A New Wave of Hedge Funds Emerge
Recently, we’ve come across more and more family offices converting their structure to model a hedge fund. The shift in family offices’ infrastructure enables them to reduce costs and attract and retain talent, while providing new business opportunities. More importantly, they’re actively and successfully capitalizing on these opportunities.
Finding a more effective management approach
For the asset manager, managing one comingled structure is far less tedious than managing 80 individual portfolios. Even with the single structure, customization and individual goals and objectives are still attainable, similar to a mutual fund. But why would a family office create a hedge fund-like structure as opposed to investing with one?
Creating the comingled fund maintains the control for the family office – it provides them with the opportunity to influence the strategy of the asset manager and provide assurance that their goals and objectives are being considered when the investments are being made.
Because an internal hedge fund structure does provide the family with the opportunity to influence asset allocations, they are reducing the risk profile of the investment strategy while creating transparency.
Ultimately, all of these factors contribute to a more investment-friendly environment for the family as well as the manager by simplifying the operational aspects for the asset manager.
Chris Bekmessian, Partner and Co-Chair of the Financial Services Group at EisnerAmper, has already seen this trend occur among half a dozen of his clients. “Family offices are doing this for a combination of reasons and we’ve seen this happening for a while now. You have a family office whose money is professionally managed; doing so in a hedge fund style/structure has a lot of benefits in terms of ease for the manager – making one decision for the comingled vehicle vs. making decisions per portfolio.”
Family offices are developing more sophisticated infrastructures, which in turn, present new opportunities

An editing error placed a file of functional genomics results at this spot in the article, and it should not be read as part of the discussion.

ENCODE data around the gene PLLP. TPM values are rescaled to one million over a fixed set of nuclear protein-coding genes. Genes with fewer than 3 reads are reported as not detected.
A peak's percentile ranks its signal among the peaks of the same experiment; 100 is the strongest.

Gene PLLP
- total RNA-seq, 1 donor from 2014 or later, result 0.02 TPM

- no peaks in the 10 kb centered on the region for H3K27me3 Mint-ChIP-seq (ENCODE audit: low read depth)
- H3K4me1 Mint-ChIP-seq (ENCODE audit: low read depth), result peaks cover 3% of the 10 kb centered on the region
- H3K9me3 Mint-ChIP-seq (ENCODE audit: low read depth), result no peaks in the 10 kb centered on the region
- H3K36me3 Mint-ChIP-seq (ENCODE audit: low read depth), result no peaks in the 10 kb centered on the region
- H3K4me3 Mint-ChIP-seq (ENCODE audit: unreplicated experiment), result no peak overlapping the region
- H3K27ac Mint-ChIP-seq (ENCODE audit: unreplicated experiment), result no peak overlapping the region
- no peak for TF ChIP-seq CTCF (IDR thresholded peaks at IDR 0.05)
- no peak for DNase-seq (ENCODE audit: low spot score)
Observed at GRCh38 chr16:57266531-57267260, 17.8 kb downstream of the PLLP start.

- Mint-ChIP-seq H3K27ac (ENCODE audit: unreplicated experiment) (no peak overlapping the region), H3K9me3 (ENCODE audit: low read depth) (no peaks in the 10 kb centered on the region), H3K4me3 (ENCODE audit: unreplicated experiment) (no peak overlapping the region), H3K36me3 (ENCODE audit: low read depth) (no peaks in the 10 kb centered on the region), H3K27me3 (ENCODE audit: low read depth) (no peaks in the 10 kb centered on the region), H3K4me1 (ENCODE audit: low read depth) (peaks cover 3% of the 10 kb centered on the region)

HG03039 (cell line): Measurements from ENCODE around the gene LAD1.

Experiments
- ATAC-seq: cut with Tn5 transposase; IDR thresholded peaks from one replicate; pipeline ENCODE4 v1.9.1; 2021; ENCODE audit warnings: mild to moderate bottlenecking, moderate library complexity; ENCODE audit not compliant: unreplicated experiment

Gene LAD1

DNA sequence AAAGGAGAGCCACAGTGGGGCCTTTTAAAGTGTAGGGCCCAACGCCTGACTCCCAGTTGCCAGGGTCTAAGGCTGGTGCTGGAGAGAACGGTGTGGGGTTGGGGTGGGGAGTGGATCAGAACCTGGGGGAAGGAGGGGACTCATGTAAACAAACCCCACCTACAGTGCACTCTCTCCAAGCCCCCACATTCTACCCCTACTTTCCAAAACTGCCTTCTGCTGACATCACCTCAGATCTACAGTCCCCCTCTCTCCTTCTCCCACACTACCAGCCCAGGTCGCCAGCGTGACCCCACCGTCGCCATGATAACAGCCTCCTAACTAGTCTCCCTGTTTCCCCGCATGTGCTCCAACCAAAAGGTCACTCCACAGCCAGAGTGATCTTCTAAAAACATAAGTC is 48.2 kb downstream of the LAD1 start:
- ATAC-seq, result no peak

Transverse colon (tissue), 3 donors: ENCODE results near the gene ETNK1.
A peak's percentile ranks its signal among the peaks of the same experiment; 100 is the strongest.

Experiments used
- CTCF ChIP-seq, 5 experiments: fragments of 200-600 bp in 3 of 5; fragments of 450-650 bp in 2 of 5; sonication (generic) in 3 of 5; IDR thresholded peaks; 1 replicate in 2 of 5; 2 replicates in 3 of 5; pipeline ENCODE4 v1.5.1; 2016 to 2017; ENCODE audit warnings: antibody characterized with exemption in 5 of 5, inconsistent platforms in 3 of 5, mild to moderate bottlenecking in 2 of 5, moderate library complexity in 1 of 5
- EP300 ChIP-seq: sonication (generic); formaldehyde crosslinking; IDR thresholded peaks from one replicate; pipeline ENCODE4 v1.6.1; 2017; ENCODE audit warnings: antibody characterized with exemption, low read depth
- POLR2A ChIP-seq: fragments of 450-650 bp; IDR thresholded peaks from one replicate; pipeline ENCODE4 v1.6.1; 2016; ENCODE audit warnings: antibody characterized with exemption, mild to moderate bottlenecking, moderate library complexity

As family offices are exposed to the vast opportunities and benefits of building out their own infrastructure and teams, including front and back office employees, they are changing the way they operate. Seasoned professionals are managing their money, they’re hiring CIOs and marketing employees to help attract third-party investors, they are co-investing when appropriate and, ultimately, redistributing costs.
Reorganizing the fund in this manner allows the family office to compensate their staff generously, while providing them the opportunity to invest in more interesting and varied deals. In a society where talent retention is a concern to some of the largest institutions, it is crucial for traditional fund structures to be aware of this changing family office landscape in order to retain top talent.
The business opportunity that the money manager and family offices are realizing is with a robust infrastructure in place, these offices can take one of two routes: 1) Open the ‘fund’ to third-party investors or 2) Co-invest with another family office with similar goals and objectives. These strategies help to reduce the fee bourne by the family offices by redistributing the cost amongst the two offices or multiple investors.
As these opportunities are recognized, family offices are sponsoring hedge funds. “The hedge fund manager could be managing $600-700M for the family office, but now both parties have agreed that they will sponsor a hedge fund in which the family office will invest some of the initial capital. They will then set up a profit-sharing arrangement moving forward. They’re really trying to build a business and share profits,” Bekmessian explains.
So what does this mean for investors?
While this trend has been occurring for a few years, it is just now beginning to pick up momentum. When evaluating this new fund structure, investors should evaluate these funds like any other:
- What are the family’s goals and objectives? As the majority investor, the family will have preference as it relates to the investment strategy, asset allocations and risk profile.
- What are the terms, in detail? If families are looking for third-party investors, the funds should have a private placement memorandum with well-balanced terms.
- How long will the investment be locked up? As many institutional investors have longer time horizons than wealthy individuals, a family office sponsored-hedge fund may lock up the investment for several years – which could create a well-balanced fit for the two entities.